How To Advocate For Yourself At The Doctor (& Get Answers You Need)

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Inside: Wondering how to advocate for yourself at the doctor? Read on to discover how to successfully advocate for yourself and get the answers you need!

Have you recently had a frustrating doctor experience that left you wondering why you made the appointment in the first place?


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    Do you feel like you’re doctor isn’t listening to you?

    Studies show that many doctor/patient relationships are strained because patients—particularly women—do not feel heard. With most people being interrupted by their medical professionals in a matter of seconds, it can be difficult to learn how to advocate for yourself at the doctor.

    Not to worry–whether your doctor has great communication skills or the bedside manner of a wet blanket, read on to discover how to advocate for yourself at the doctor and take charge of your health.

    What does it mean to advocate for yourself?

    Advocating basically means standing up for yourself and making your needs known and an effective way. You’re assertive, but not pushy and people want to work together with you solve problems.

    Why is it important to advocate for yourself?

    Some doctors thrive on learning more and are driven to get answers that you need. Others may be offended, perceiving your clarifying questions as a dig at their education, skills, or judgment.

    Regardless of how difficult a doctor can be, it’s important to advocate for yourself at the doctor, because your life literally depends on it.

    For example, before I realized how important advocating for yourself at the doctor is, I blindly said yes to a doctor’s suggestion for surgery. It turns out, that I never needed that surgery and my health actually deteriorated more afterward. You should always make sure that you’re well-educated on your health and feel comfortable that you are making the best decisions for you.

    How To Advocate For Yourself At The Doctor (& Get Answers You Need)

    Just what can be done to be heard and respected, and how will it impact your care going forward? Here are some solid strategies for advocacy success, which will hopefully mean less stress at the doctor:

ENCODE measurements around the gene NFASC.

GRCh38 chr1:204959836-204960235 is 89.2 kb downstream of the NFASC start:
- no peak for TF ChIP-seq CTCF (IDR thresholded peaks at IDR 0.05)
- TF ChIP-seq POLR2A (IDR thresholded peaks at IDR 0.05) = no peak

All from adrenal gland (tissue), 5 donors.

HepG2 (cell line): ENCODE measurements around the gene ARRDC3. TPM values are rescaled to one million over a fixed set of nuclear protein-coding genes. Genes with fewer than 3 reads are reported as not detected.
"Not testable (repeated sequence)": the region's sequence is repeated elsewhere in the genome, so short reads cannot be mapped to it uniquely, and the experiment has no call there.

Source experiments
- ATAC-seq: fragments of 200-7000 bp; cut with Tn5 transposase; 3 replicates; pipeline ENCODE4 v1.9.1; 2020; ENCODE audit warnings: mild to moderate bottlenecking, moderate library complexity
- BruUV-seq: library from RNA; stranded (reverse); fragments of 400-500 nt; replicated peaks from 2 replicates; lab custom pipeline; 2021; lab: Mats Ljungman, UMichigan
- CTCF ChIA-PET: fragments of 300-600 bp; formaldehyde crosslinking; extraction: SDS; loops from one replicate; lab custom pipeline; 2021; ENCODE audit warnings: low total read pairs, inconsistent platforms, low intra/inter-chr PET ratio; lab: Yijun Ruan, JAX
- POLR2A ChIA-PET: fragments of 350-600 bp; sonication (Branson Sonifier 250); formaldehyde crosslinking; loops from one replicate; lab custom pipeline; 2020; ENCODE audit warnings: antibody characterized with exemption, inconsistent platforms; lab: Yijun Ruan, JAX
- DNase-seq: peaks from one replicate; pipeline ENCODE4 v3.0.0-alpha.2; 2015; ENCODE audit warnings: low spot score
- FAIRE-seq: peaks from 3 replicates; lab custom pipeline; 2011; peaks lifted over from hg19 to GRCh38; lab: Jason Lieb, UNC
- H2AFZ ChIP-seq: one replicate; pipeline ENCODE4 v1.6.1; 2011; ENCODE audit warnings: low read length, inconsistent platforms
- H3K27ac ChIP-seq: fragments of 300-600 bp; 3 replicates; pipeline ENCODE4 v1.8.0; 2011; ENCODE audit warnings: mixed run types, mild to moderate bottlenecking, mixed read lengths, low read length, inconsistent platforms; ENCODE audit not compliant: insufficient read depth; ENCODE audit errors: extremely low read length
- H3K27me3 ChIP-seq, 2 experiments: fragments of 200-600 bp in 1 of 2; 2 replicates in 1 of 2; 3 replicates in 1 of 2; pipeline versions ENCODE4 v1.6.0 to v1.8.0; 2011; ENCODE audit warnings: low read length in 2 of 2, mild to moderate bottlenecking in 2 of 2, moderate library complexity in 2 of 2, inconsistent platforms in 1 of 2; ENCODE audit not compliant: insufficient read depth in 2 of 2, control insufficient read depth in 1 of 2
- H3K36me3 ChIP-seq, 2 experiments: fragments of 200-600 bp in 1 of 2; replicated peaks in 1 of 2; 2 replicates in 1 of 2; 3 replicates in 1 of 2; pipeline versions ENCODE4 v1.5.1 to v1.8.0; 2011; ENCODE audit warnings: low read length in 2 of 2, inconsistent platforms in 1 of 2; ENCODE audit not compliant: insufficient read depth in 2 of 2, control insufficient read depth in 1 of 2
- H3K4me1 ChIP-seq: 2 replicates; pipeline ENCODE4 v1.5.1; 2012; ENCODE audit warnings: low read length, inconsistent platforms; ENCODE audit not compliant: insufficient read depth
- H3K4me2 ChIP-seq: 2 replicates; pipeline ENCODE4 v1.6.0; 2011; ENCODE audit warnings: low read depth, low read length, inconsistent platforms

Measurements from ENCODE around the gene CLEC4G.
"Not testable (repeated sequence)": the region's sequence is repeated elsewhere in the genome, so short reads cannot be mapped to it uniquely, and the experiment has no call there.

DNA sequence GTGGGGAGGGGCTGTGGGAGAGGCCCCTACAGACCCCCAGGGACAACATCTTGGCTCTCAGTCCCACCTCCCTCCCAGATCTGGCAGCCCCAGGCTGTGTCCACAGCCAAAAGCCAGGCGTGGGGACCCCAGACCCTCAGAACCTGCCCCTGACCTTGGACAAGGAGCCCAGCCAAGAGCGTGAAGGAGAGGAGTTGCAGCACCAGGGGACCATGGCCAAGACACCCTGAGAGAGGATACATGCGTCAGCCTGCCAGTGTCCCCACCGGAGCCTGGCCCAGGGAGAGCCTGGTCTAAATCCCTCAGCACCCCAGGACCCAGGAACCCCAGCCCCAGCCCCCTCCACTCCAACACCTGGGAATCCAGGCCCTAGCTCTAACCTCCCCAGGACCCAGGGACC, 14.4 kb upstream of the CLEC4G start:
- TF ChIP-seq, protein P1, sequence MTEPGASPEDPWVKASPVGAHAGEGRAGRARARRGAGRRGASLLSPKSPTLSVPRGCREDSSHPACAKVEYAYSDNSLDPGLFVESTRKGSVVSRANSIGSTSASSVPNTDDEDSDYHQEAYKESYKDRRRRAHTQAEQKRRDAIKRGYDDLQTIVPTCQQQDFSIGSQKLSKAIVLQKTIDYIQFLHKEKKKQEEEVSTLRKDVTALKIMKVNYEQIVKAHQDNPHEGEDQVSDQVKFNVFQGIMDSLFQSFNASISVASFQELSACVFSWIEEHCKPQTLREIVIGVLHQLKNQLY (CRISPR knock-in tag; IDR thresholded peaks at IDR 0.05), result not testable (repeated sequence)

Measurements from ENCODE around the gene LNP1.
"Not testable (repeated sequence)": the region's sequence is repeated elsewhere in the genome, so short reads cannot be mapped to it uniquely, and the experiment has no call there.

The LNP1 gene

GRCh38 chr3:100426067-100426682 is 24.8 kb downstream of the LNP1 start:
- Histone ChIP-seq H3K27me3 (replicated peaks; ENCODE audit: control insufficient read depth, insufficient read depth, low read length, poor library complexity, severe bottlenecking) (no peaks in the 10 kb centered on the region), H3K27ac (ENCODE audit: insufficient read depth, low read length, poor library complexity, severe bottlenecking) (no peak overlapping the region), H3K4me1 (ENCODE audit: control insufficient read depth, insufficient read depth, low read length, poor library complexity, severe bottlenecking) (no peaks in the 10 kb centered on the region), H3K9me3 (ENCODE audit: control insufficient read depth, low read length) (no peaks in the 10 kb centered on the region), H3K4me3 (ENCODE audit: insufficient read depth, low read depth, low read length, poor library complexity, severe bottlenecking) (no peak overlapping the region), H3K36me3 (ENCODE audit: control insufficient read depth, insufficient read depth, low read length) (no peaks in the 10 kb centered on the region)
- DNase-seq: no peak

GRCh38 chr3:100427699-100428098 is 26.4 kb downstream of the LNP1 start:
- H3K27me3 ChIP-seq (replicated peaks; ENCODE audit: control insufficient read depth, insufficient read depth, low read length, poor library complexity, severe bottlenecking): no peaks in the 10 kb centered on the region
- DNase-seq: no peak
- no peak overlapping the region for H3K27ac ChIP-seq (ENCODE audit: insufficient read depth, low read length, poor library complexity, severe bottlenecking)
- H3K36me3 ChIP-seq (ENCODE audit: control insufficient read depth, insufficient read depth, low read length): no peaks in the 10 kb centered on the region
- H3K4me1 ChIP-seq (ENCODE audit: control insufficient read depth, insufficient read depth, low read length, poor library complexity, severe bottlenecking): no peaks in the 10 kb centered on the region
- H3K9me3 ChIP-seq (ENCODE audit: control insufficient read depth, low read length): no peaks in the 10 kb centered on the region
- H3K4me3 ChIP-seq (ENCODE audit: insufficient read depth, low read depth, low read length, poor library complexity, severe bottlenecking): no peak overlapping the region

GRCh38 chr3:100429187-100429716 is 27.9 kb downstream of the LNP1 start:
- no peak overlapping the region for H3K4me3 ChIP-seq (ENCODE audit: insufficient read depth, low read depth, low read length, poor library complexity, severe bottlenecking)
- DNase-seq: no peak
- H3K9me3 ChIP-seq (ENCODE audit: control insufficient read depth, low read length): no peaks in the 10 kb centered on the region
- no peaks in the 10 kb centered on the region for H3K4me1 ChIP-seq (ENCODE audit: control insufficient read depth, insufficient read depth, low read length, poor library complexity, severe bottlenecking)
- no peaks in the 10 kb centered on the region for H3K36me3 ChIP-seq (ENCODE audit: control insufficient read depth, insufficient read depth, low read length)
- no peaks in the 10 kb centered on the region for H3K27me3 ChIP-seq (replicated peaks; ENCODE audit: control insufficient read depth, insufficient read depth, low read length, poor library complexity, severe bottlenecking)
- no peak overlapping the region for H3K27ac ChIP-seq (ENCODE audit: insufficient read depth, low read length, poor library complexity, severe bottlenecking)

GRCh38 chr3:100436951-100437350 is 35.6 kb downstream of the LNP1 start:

Bring someone with you

    Ask a friend, family member, or significant other that you trust to go with you to your next appointment. That person can not only serve as an emotional support, but their presence can be calming and more validating, as they can vouch for your symptoms.

    Having an additional person present can deter doctors who are inclined to speak over their patients. If you can’t find someone to go with you, there may be some non-profit local groups that can connect you to a medical advocate that can attend the appointment with you.

    Prepare for your appointment

    How to Be Mindful

    Do research ahead of time and prepare yourself to speak about your unique experience and symptoms. You could always practice talking about your symptoms to others so that you are less nervous when it comes time to speak with your doctor.

    Think through some of the questions you may want to ask. Write these questions down or send your doctor a message beforehand to ensure that your doctor knows the reason for your visit. Coming prepared will ensure that you are able to use the time effectively and that you are getting the most bang for your buck.

    Ask for documentation

    If your visit requires testing, imaging, or some other kind of result, always ask for documentation, even if tests come back negative. Being able to bring official documentation with you to a specialist may result in a differing opinion and a pivot with regard to your care.